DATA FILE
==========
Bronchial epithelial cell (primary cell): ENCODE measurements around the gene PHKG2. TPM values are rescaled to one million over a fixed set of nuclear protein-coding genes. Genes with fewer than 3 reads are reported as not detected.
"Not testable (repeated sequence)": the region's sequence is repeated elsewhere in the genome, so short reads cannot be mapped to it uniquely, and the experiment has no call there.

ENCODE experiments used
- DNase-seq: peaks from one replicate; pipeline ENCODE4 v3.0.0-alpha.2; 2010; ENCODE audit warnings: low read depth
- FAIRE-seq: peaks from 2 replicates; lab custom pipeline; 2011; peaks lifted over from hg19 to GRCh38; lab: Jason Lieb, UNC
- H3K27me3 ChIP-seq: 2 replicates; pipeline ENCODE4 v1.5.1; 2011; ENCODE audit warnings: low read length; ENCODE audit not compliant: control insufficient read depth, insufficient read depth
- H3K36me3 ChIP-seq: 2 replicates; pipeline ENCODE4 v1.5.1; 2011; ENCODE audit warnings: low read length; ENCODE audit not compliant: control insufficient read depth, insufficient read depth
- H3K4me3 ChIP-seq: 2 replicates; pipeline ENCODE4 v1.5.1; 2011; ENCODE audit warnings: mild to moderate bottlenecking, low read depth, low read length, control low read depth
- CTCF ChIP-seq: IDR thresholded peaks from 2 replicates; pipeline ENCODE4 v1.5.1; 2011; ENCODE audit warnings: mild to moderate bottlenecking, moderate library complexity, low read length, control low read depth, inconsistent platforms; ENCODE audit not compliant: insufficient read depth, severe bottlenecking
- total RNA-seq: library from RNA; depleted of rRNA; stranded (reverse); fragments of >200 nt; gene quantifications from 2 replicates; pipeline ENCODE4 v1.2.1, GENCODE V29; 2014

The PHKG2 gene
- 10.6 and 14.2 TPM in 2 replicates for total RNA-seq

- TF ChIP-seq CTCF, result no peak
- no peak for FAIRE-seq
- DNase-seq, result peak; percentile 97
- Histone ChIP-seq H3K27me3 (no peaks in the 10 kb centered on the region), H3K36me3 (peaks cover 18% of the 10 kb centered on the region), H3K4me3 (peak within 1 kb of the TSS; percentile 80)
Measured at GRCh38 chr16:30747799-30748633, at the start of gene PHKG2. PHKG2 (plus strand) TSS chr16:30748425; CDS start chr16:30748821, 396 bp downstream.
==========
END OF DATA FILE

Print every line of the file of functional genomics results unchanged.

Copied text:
Bronchial epithelial cell (primary cell): ENCODE measurements around the gene PHKG2. TPM values are rescaled to one million over a fixed set of nuclear protein-coding genes. Genes with fewer than 3 reads are reported as not detected.
"Not testable (repeated sequence)": the region's sequence is repeated elsewhere in the genome, so short reads cannot be mapped to it uniquely, and the experiment has no call there.

ENCODE experiments used
- DNase-seq: peaks from one replicate; pipeline ENCODE4 v3.0.0-alpha.2; 2010; ENCODE audit warnings: low read depth
- FAIRE-seq: peaks from 2 replicates; lab custom pipeline; 2011; peaks lifted over from hg19 to GRCh38; lab: Jason Lieb, UNC
- H3K27me3 ChIP-seq: 2 replicates; pipeline ENCODE4 v1.5.1; 2011; ENCODE audit warnings: low read length; ENCODE audit not compliant: control insufficient read depth, insufficient read depth
- H3K36me3 ChIP-seq: 2 replicates; pipeline ENCODE4 v1.5.1; 2011; ENCODE audit warnings: low read length; ENCODE audit not compliant: control insufficient read depth, insufficient read depth
- H3K4me3 ChIP-seq: 2 replicates; pipeline ENCODE4 v1.5.1; 2011; ENCODE audit warnings: mild to moderate bottlenecking, low read depth, low read length, control low read depth
- CTCF ChIP-seq: IDR thresholded peaks from 2 replicates; pipeline ENCODE4 v1.5.1; 2011; ENCODE audit warnings: mild to moderate bottlenecking, moderate library complexity, low read length, control low read depth, inconsistent platforms; ENCODE audit not compliant: insufficient read depth, severe bottlenecking
- total RNA-seq: library from RNA; depleted of rRNA; stranded (reverse); fragments of >200 nt; gene quantifications from 2 replicates; pipeline ENCODE4 v1.2.1, GENCODE V29; 2014

The PHKG2 gene
- 10.6 and 14.2 TPM in 2 replicates for total RNA-seq

- TF ChIP-seq CTCF, result no peak
- no peak for FAIRE-seq
- DNase-seq, result peak; percentile 97
- Histone ChIP-seq H3K27me3 (no peaks in the 10 kb centered on the region), H3K36me3 (peaks cover 18% of the 10 kb centered on the region), H3K4me3 (peak within 1 kb of the TSS; percentile 80)
Measured at GRCh38 chr16:30747799-30748633, at the start of gene PHKG2. PHKG2 (plus strand) TSS chr16:30748425; CDS start chr16:30748821, 396 bp downstream.